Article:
Does the Trump administration understand computer security at all? This is not a rhetorical question. Trump uses an unsecured Android phone, an intelligence agency’s security nightmare, because he can’t let go of his Twitter feed. Multiple administration Twitter feeds didn’t even bother with two-factor identification, making the private emails tied to them simple to discover. And now we learn Sean Spicer, press secretary, public figure, and password Tweeter left his Venmo account public.
Venmo, if you’re unfamiliar, is an app that allows you to request payment from, or send payment to, anybody you’ve added as a friend. It’s generally used to split checks, cover small sums, and other costs. If an account is public, that means anyone can do this, so guess what happened to Spicer?
New York Magazine noted that the account’s both being buried under insulting donations and, of course, people demanding he pay up for various insults to the American public. It’s not entirely clear that the account is legit, and it appears that Spicer isn’t exactly a power user if it is, although that he has a lobbyist on his Venmo is either hilarious or unnerving depending on your perspective. But it’s also a symptom of a potential national security disaster.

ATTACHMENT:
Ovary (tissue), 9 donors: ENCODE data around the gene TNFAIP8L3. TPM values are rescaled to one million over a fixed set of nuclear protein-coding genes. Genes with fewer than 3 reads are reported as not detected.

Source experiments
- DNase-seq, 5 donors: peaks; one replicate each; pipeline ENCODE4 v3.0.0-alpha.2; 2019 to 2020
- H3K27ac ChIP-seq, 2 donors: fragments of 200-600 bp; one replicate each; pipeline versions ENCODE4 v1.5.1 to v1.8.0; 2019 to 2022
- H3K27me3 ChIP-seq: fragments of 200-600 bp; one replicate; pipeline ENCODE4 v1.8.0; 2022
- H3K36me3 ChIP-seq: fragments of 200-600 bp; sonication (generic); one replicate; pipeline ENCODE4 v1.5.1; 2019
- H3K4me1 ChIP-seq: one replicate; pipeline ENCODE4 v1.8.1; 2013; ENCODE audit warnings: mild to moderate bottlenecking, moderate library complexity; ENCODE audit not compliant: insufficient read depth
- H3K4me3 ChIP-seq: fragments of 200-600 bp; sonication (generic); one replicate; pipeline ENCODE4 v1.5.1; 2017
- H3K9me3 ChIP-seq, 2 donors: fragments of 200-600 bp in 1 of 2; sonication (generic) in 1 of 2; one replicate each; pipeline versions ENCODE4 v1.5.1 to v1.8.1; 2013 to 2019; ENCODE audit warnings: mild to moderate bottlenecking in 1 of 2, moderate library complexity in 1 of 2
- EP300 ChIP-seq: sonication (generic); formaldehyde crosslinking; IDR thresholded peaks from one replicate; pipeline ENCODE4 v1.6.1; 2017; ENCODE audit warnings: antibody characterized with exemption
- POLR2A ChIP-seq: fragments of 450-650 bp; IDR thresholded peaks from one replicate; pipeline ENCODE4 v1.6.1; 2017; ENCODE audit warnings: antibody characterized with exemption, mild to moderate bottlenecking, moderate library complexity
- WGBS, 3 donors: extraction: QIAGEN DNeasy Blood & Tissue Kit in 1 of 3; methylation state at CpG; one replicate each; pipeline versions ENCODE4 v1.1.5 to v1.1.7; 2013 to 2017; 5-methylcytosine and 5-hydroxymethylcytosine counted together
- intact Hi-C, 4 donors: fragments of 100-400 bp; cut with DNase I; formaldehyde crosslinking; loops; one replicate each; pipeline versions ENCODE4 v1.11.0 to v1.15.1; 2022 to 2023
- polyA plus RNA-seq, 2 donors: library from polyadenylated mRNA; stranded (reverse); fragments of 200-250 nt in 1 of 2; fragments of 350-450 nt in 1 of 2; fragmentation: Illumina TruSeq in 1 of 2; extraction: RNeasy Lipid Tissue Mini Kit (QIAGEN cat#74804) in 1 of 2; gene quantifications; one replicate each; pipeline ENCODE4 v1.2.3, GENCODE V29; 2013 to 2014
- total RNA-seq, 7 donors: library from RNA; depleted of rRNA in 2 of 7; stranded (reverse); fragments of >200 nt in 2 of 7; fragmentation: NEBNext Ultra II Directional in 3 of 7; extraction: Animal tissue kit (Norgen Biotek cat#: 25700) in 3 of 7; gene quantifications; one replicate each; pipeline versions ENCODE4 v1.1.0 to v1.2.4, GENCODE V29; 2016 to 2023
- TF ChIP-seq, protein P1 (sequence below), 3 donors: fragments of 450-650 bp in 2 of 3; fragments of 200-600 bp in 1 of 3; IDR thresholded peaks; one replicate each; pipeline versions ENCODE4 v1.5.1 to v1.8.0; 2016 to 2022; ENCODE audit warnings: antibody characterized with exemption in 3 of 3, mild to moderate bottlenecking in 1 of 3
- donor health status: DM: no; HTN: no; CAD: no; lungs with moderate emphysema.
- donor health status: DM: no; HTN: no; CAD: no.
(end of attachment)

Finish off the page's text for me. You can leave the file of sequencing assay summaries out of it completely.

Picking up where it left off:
It’s difficult, at this point, to determine whether the Trump administration is simply ignorant of basic information security or actively contemptuous of even the basic rules of protecting data or federal records. You can make a case either way, depending on how you interpret the current White House staff struggling to work the light switches. Not to mention how Trump’s staff deletes and replaces his tweets despite it potentially being a violation of federal records law.
This is not a political issue; Obama took information security so seriously, he lived with a phone that couldn’t text for eight years, and Bush drafted a cybersecurity initiative largely used by Obama’s administration. Any Presidential administration needs to keep a tight digital ship as the President and his staff have access to and must consult on a host of classified data points, ranging from the President’s day to day schedule to military data to classified signals intelligence. Things are not improving: Rudy Guiliani, Trump’s cybersecurity czar, can’t even secure his company’s own website.
That members of the Trump administration can’t even think to take social media accounts private forces us to ask what other common sense security protocols are being ignored in the White House. Making an account private, especially one tied to your credit cards, is just common sense even if you’re not on television every single week. The Trump administration needs to start taking cybersecurity seriously, or it may be putting Americans at risk.